BRISBANE, Australia — Geoff Ogilvy is wearing two hats at the Australian PGA Championship, and wearing them well. These days, the 2006 U.S. Open winner is at most a part-time tour player. But you wouldn’t know it based on his two-under-par score [68, 72] after 36 holes at Royal Queensland G.C.. He’s eight shots behind 36-hole leader Jason Scrivener, who leads Cameron Smith by one at the DP World Tour co-sanctioned event.
“It’s nice to be under [par] before you’re over, isn’t it?” Ogilvy joked to Golf Digest.
Ogilvy, who reached as high as No. 4 on the Official World Golf Ranking in his mid-2000s prime, is doing his best to juggle life after stepping away from playing the PGA Tour full-time in 2019. The 45-year-old only played in six tournaments this year, most recently at the DP World Tour’s Alfred Dunhill Links in Scotland, which came after two sponsor’s invitations to the PGA Tour’s Rocket Mortgage Classic and Barracuda Championship during the summer. (He also served as an assistant captain for the International team at the Presidents Cup.)
It’s unclear how many tournaments Ogilvy will play next year, but one thing is clear: He still enjoys competing.
“I’m up to all sorts of stuff these days; I’m trying to play golf, but other stuff gets in the way,” Ogilvy said. “OCM is pretty busy with the golf course building and architectural endeavours so plenty of stuff fills my time. Hopefully there’ll be a bit more golf next year.”
Ogilvy is a partner in Ogilvy Cocking Mead (OCM), a design firm appointed as resident architects at Royal Queensland for the lead up to the Brisbane 2032 Olympics. Brisbane will stage the Summer Games in a decade, following host cities of Paris (2024) and Los Angeles (2028). Royal Queensland has been confirmed as Brisbane’s Olympic golf course. Some of the other notable projects OCM has in its portfolio include the redesign of Chicago’s famed Medinah Country Club and Shady Oaks in Fort Worth.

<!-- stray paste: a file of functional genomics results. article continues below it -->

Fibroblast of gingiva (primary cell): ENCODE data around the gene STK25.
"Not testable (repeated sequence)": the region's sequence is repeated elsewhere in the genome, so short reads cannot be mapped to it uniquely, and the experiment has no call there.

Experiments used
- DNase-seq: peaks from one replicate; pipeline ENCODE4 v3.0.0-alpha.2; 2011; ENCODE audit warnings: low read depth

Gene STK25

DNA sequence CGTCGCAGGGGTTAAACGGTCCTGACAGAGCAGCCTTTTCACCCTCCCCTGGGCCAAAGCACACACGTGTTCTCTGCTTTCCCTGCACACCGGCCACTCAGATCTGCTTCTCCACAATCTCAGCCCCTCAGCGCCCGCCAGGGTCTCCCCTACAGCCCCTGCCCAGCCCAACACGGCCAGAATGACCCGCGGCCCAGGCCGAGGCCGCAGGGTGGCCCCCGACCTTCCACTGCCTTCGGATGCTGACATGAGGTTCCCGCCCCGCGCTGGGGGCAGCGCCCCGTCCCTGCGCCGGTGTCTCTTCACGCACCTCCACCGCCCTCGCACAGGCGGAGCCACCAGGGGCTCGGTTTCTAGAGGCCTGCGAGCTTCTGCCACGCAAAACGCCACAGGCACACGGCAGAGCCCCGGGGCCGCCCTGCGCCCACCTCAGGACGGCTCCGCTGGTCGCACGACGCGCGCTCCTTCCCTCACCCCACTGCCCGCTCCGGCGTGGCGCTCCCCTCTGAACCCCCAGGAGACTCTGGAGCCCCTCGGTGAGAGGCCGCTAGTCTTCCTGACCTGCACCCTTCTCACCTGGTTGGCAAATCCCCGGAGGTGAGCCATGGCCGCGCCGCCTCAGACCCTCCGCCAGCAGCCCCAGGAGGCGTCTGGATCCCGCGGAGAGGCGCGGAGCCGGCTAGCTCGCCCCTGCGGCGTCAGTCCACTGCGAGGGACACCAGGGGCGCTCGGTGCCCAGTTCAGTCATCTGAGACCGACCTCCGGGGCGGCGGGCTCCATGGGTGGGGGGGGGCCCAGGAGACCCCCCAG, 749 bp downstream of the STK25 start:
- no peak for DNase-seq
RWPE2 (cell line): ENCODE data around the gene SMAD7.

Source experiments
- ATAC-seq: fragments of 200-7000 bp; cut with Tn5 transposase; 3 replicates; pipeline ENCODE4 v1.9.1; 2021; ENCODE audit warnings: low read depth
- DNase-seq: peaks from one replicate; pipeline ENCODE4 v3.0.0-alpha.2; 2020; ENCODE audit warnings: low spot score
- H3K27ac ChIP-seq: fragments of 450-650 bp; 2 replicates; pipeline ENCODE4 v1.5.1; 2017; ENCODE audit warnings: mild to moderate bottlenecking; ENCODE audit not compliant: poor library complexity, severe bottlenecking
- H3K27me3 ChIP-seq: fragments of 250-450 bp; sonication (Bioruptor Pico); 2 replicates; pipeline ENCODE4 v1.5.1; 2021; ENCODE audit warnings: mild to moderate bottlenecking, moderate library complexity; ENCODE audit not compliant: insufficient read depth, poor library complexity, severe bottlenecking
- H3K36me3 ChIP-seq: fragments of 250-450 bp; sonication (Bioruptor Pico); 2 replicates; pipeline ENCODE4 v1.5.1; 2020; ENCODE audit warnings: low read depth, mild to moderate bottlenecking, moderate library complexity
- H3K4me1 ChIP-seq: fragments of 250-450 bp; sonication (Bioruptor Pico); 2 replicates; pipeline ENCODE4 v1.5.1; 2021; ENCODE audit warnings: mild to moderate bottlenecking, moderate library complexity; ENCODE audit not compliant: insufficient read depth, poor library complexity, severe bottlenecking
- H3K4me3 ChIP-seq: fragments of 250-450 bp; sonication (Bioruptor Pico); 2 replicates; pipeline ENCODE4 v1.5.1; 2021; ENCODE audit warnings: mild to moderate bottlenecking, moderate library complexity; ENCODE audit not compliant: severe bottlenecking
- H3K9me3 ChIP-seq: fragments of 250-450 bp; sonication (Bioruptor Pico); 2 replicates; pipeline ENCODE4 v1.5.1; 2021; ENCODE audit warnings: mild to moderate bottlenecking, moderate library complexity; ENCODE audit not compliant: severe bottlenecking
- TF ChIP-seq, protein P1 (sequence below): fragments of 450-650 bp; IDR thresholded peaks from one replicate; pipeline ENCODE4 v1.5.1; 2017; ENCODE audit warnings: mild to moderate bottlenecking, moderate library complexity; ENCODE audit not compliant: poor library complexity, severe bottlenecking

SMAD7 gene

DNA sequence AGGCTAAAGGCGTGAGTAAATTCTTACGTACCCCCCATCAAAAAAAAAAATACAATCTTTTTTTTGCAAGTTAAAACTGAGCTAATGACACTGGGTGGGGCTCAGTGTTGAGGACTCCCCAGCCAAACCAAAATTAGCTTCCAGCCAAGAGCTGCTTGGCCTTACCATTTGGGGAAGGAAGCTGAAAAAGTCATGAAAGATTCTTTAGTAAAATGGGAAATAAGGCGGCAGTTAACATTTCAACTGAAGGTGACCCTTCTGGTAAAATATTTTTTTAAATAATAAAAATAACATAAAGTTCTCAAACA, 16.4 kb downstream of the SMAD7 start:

OCM plans to construct a short course on a parcel of land at Royal Queensland that sits east of Brisbane’s enormous Gateway Motorway Bridge, which acts as a backdrop to the flat, links-inspired course. Practice facilities also may be upgraded before the 2032 games.
“We’re the architects here. There’s the eastern land on the other side of the bridge that the [club] can build on now again, and there’s the whole run up to the Olympics,” Ogilvy said. “[The course] is in that, ‘Is there anything we should do [phase]?’ Are there any tees that should be move back? Any greens or bunkers to fix? I wouldn’t say there are any wholesale changes coming here, but there’s going to be a fair bit of attention to the course of the next 10 years.
“It’s a really good tournament course, and the Olympics is a golf tournament so I assume it’ll be great. There’s a lot of space for all [Olympic golf tournament infrastructure]. It’ll be close to the city. It’s on the river. It’s picturesque. It’s a strong enough golf course. It hosts good tournaments.”
There’s another hat Ogilvy wears, too—tournament organizer. Along with former pro-turned architect Mike Clayton, Ogilvy is co-creator of the Sandbelt Invitational; a unique tournament which is gearing up for a second edition, Dec. 19-22. It’s part of the Geoff Ogilvy Foundation’s concept of bringing together top players—experienced and young, men and women—to play a relaxed, fan-friendly tournament on the famed Melbourne Sandbelt. The four rounds will be held at Kingston Heath, Royal Melbourne (West), Yarra Yarra and Peninsula Kingswood (North).
“It’s going really well; the first edition [last year] was a massive success and now it has been confirmed it’s back for another year.”
This week, though, Ogilvy’s focus is on doing what he’s always done—shoot low scores in a tournament featuring Open Championship winner Smith, former Masters winner Adam Scott, and DP World Tour stars Min Woo Lee, Adrian Meronk, and Rasmus and Nicolai Hojgaard in the field.
“There’s a lot of really good players who play every week at the moment,” he said. “It’s a really strong field. I’d have to play really well, but I just want to get in the mix and see how I go.”